Abstract: The patient described here has some typical manifestations of aceruloplasminemia, including mild anemia with borderline mean corpuscular volume (MCV) and low mean corpuscular hemoglobin (MCH), low transferrin saturation, and increased serum ferritin with liver and brain iron overload. He also showed glucose abnormalities requiring further investigation. The iron pattern strongly points to functional iron deficiency caused by inadequate iron supply to the bone marrow, due to the defective ferroxidase activity favoring cellular iron retention. Although not included in the classical triad of aceruloplasminemia, anemia with low MCV and/or MCH, is common. In a recent series (1), hematological and iron indices abnormalities were recorded as early manifestations of disease in 86% of patients, preceding diagnosis even by decades, suggesting that ceruloplasmin measurement should be part of the diagnostic work-up of patients with these manifestations.
      PubDate: Mon, 10 Feb 2020 00:00:00 GMT
      DOI: 10.1093/clinchem/hvz009
      Issue No: Vol. 66, No. 2 (2020)
  • Protein Biomarker Quantification by Immunoaffinity Liquid
           Chromatography–Tandem Mass Spectrometry: Current State and Future Vision
    • Authors: Neubert H; Shuford C, Olah T, et al.
      Pages: 282 - 301
      Abstract: AbstractImmunoaffinity–mass spectrometry (IA-MS) is an emerging analytical genre with several advantages for profiling and determination of protein biomarkers. Because IA-MS combines affinity capture, analogous to ligand binding assays (LBAs), with mass spectrometry (MS) detection, this platform is often described using the term hybrid methods. The purpose of this report is to provide an overview of the principles of IA-MS and to demonstrate, through application, the unique power and potential of this technology. By combining target immunoaffinity enrichment with the use of stable isotope-labeled internal standards and MS detection, IA-MS achieves high sensitivity while providing unparalleled specificity for the quantification of protein biomarkers in fluids and tissues. In recent years, significant uptake of IA-MS has occurred in the pharmaceutical industry, particularly in the early stages of clinical development, enabling biomarker measurement previously considered unattainable. By comparison, IA-MS adoption by CLIA laboratories has occurred more slowly. Current barriers to IA-MS use and opportunities for expanded adoption are discussed. The path forward involves identifying applications for which IA-MS is the best option compared with LBA or MS technologies alone. IA-MS will continue to benefit from advances in reagent generation, more sensitive and higher throughput MS technologies, and continued growth in use by the broader analytical community. Collectively, the pursuit of these opportunities will secure expanded long-term use of IA-MS for clinical applications.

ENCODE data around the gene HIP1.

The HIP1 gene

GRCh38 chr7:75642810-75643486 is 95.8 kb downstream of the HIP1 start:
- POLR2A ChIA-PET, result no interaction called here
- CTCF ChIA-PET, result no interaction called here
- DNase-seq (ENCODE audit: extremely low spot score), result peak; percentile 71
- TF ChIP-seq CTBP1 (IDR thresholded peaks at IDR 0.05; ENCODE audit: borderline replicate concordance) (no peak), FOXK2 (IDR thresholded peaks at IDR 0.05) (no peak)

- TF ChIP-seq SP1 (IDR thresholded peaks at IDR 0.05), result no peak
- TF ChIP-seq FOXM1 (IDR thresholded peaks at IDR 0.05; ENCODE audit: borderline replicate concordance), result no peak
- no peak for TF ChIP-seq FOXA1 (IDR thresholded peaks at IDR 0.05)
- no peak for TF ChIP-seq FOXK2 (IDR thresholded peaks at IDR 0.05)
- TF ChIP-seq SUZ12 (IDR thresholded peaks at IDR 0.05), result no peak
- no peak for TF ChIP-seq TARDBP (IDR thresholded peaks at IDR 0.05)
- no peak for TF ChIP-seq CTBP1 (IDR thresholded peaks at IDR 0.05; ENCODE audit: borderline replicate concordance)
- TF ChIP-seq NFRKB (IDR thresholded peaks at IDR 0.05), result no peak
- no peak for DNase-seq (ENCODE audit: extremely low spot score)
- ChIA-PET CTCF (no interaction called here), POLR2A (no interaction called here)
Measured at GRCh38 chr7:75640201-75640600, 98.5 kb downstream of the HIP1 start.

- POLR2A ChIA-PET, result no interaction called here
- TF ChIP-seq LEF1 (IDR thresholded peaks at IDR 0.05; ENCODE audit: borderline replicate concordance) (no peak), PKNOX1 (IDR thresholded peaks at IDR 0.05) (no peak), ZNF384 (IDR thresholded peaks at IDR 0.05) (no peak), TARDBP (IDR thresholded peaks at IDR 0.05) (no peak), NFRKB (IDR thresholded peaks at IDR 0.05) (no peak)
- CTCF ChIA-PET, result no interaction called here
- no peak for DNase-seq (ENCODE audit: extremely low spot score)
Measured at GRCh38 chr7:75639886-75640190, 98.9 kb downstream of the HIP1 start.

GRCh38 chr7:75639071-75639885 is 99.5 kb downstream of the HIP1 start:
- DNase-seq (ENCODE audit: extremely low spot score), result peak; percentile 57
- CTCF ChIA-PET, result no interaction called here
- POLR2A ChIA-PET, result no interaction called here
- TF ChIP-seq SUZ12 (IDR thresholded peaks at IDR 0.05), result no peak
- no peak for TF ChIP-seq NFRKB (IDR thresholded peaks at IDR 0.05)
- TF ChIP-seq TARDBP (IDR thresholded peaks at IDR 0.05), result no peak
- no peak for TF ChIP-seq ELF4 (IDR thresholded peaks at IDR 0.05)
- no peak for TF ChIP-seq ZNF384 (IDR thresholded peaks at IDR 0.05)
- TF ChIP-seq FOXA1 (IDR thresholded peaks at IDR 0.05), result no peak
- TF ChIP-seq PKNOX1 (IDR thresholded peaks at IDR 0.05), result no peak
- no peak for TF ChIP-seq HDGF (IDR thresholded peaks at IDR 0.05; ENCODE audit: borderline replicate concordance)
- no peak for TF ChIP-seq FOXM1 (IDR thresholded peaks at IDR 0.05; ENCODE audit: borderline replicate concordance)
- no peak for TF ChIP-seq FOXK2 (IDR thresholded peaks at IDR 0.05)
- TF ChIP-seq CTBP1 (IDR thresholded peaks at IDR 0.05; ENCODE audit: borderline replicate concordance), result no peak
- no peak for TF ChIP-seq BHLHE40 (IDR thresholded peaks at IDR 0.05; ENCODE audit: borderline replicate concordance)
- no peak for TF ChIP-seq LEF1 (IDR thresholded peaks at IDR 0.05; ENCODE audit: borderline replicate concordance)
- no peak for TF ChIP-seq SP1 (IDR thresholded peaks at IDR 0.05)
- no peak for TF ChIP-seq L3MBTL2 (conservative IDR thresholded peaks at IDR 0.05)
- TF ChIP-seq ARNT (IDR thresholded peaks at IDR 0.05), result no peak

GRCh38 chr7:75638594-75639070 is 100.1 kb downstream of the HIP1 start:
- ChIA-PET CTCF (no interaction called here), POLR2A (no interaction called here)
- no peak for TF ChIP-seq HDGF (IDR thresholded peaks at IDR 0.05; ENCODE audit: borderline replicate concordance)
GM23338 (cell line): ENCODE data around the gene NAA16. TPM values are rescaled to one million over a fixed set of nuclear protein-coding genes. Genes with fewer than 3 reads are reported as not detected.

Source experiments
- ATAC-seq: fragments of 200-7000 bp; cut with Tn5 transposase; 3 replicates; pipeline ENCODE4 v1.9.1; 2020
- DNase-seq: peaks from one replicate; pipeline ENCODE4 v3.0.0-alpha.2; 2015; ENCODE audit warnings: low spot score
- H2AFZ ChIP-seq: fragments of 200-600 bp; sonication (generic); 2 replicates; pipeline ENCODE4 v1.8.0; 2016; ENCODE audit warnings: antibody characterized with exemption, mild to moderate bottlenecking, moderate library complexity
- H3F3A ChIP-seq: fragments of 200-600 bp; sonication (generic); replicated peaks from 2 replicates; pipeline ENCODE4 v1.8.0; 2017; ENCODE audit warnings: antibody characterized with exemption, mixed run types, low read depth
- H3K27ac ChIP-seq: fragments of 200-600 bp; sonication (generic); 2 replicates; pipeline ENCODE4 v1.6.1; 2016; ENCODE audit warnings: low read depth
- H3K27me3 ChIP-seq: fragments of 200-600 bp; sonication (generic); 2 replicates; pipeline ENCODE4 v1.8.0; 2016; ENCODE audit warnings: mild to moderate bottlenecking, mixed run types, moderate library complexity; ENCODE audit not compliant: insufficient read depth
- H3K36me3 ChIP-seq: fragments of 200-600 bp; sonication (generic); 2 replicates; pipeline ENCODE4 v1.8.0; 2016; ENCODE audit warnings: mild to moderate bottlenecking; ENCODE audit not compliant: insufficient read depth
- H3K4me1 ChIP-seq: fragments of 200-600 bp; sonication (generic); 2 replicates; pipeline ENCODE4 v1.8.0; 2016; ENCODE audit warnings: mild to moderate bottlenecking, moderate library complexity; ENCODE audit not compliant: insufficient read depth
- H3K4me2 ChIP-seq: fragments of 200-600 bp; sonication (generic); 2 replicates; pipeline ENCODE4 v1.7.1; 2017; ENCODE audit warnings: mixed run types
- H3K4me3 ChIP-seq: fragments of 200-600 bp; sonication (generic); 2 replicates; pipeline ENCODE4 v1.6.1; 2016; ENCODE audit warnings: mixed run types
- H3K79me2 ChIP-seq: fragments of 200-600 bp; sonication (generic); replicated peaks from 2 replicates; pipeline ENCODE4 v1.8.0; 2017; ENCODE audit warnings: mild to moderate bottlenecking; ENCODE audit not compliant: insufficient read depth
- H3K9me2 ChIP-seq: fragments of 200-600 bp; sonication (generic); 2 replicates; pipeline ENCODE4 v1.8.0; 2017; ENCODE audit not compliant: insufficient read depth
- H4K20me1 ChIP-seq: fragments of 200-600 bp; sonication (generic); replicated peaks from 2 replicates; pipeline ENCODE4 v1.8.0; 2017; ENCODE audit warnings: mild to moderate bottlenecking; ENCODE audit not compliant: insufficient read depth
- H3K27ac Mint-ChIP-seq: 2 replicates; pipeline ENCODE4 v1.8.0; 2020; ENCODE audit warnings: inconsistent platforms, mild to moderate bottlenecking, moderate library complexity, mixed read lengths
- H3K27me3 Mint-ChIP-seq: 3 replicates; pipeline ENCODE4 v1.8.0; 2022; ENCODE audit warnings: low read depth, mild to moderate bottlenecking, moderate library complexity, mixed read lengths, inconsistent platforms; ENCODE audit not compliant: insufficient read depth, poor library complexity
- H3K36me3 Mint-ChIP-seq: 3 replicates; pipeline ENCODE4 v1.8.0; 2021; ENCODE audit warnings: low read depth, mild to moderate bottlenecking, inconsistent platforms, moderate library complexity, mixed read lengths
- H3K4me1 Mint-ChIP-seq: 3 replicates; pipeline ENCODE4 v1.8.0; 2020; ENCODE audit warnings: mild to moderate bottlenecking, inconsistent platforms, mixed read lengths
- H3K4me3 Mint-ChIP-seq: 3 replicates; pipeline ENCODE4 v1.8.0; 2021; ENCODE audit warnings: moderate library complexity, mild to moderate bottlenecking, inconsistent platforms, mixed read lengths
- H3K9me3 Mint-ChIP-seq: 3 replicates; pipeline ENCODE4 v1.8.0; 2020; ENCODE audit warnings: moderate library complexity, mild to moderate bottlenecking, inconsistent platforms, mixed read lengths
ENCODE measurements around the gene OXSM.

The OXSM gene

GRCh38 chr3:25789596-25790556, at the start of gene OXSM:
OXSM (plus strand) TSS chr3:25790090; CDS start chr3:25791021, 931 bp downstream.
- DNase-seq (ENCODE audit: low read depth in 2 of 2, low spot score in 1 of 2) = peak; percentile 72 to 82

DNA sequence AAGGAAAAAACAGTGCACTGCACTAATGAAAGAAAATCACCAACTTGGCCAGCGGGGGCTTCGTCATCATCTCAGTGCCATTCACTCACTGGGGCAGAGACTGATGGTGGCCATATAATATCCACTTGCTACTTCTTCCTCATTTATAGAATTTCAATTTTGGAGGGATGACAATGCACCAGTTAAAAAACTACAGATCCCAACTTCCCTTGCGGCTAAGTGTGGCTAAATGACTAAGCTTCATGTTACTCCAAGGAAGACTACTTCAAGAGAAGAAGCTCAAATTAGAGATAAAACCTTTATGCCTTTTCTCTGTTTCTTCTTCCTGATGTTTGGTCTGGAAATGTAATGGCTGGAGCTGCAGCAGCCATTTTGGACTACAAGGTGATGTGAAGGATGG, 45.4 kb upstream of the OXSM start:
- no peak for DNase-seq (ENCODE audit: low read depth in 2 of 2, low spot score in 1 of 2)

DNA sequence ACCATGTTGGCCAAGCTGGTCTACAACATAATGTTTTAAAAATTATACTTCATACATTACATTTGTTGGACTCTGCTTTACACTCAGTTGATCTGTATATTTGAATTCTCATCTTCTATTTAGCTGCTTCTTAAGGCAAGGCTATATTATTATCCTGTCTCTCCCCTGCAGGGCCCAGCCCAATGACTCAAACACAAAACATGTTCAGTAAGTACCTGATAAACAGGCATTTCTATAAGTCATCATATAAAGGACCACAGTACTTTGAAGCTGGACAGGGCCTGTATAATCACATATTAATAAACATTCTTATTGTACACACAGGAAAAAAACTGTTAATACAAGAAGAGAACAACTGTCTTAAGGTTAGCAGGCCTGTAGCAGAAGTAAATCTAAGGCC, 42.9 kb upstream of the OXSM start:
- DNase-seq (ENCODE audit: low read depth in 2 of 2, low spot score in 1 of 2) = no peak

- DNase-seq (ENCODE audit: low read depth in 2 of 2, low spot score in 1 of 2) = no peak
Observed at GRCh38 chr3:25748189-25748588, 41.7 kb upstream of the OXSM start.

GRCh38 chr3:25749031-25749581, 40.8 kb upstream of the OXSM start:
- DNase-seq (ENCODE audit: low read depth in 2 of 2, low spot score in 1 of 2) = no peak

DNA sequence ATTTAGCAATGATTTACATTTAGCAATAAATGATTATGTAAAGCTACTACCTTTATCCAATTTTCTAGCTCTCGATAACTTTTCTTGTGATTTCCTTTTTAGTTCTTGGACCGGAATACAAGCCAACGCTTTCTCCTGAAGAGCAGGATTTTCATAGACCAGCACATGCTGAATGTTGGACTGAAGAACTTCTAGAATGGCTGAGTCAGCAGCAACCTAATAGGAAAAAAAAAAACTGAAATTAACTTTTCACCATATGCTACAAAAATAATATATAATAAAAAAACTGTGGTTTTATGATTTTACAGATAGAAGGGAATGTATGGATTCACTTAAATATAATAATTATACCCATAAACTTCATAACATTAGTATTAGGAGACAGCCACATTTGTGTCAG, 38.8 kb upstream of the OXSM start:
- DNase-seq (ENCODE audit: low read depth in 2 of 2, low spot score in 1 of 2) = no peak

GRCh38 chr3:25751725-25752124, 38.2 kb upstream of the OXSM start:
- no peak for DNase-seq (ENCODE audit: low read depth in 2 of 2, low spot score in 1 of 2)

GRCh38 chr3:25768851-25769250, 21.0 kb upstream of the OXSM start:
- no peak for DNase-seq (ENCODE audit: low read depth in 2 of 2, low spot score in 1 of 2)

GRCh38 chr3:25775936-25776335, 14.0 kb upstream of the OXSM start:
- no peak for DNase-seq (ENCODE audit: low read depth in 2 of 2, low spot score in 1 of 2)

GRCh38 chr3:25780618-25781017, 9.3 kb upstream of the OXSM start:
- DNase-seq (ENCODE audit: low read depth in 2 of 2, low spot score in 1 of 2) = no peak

PubDate: Thu, 30 Jan 2020 00:00:00 GMT
      DOI: 10.1093/clinchem/hvz022
      Issue No: Vol. 66, No. 2 (2020)
  • Diagnostic Test Accuracy of Commercial Tests for Detection of Shiga
    • Authors: Tarr G; , Lin C, et al.
      Pages: 302 - 315